Are you scheduled for a vaccination or blood test but can't stand needles?
Are you a diehard Port Adelaide fan who is still outraged by Josh Jenkins' controversial game-winning goal in Showdown XLV?
Do you want a fitness app that not only motivates you to exercise but also cares about your mental health?
Well the students at Edward John Eyre High School have you covered, having solved all these problems and more as part of a unique Shark Tank exercise which concluded last Friday.
The project was part of the school's Career Pathways Program and challenged students to pitch a new piece of technology with a sound business plan behind it to a panel of 'sharks'.
The panel was made up of EJEHS Principal Tricia Richman, Whyalla High School Principal Jenna Hewlett and Stuart High School Principal Sue Burtenshaw.
Student Pathways Leader Sophie Hamlyn said the Shark Tank project was a substitute for the students' normal requirement of completing 50 hours of work placement.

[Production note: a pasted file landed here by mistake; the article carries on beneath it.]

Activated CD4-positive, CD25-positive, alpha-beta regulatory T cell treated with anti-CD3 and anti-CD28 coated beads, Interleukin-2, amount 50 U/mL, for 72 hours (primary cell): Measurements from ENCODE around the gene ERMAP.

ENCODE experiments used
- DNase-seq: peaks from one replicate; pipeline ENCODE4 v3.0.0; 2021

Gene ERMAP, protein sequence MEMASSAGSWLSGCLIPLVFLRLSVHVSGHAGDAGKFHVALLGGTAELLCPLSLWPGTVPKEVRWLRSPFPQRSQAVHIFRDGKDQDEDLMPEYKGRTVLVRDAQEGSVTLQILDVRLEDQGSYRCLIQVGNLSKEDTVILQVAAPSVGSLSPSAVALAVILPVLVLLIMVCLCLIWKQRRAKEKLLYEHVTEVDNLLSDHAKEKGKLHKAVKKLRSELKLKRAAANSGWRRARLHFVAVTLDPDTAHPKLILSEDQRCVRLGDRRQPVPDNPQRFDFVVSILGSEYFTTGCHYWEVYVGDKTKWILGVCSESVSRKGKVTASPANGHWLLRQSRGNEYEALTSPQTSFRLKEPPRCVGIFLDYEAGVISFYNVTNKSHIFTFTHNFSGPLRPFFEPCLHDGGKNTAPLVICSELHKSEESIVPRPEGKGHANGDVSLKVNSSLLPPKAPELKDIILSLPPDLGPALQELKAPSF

"Because of COVID-19 students were unable to do work experience, so we had to be quite flexible. All the hours they put into this Shark Tank inside and outside of school all go towards that requirement," she said.
"This program has helped students develop those entrepreneurial skills that a lot of universities are looking for."
The winning pitch was made by students Pany Virdi and Jemimah Buya-Ao, who proposed 'Ezy Jab', a device that uses mico needles for vaccinations or blood tests.
Because the needles are minuscule, they avoid hitting the pain receptors in skin and make the entire process pain-free - a dream for those with a fear of needles.
"The micro-needles are attached at the base and we have two counter-parts, one that stores vaccines and another that stores blood," Jemimah said.
"The needles feel like Velcro, it's a very soft touch."
According to the student's business plan the device would cost $300 to create and it would be sold for $400 to ensure they made a profit.
Students Zali Middleton, Priuncess Aguilar and Tia Goldsmith finished in second place with their idea for 'Fitnessed', a fitness app that offers motivation to the user and focuses on also improving their mental health.
In third place was Posty, a sensor inside a goal post that could help determine whether the football had actually touched a goal post during a shot at goal.